Plants and Animals

All Blue-Eyed People Have This One Thing In Common

December 21, 2015 | by Ben Taub

Blue eyes are the result of a mutation that first occurred around 6,000 to 10,000 years ago
Photo credit: Blue eyes are the result of a mutation that first occurred around 6,000 to 10,000 years ago. Piotr Krzeslak/Shutterstock

Every blue-eyed person on the planet is descended from a single European who lived around 6,000 to 10,000 years ago, and who first developed a specific mutation that accounts for the now widespread iris coloration.

Originally, all humans had brown eyes, although genetic variation relating to a gene called OCA2 resulted in changes to the amount of pigment produced by different individuals, resulting in the emergence of different shades of brown. Armed with this information, scientists had for many years searched for the source of blue eyes on the OCA2 gene, but without success.

More recently, a mutation to a separate, nearby gene called HERC2 has been identified as the cause of blue eyes. This alteration switches off OCA2, the gene that determines the amount of the brown pigment melanin that we make. It is thought to have first occurred when humans began to migrate from Africa to Europe, meaning that every person with blue eyes is a descendent of a single early European.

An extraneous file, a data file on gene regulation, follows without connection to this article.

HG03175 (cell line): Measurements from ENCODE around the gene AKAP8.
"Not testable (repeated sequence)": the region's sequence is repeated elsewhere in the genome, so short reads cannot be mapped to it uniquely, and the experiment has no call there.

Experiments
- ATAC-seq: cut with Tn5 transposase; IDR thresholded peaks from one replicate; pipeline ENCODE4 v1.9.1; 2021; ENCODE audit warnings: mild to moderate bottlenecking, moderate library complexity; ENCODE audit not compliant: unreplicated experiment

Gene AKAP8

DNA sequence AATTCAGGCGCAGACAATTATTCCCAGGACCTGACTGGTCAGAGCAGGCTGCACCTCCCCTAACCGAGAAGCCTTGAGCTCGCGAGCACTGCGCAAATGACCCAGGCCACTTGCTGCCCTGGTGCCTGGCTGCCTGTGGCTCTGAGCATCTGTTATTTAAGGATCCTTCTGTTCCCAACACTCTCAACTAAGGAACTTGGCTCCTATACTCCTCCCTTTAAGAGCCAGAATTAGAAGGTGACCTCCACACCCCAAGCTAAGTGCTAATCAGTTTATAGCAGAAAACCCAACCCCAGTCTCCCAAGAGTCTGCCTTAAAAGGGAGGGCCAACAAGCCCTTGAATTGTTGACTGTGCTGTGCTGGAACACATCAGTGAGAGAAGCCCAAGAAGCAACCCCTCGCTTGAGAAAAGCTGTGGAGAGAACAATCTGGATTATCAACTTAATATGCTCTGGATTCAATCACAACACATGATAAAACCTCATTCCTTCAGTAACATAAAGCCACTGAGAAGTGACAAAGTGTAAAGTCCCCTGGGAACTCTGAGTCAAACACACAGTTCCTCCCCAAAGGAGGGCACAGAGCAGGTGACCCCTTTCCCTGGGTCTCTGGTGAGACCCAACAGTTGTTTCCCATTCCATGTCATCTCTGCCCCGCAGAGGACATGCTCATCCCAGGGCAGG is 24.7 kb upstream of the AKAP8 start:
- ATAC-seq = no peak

The fact that every blue-eyed person alive today has this same mutation is pretty compelling evidence for this theory, although the identity of the initial mutant remains something of a mystery. To date, the earliest set of sapphire-colored peepers ever found belong to a 7,000-year-old skeleton that was discovered in northern Spain. Naturally, the eyes had long since decayed, however genetic analysis revealed that they would have appeared blue in color.

 

 

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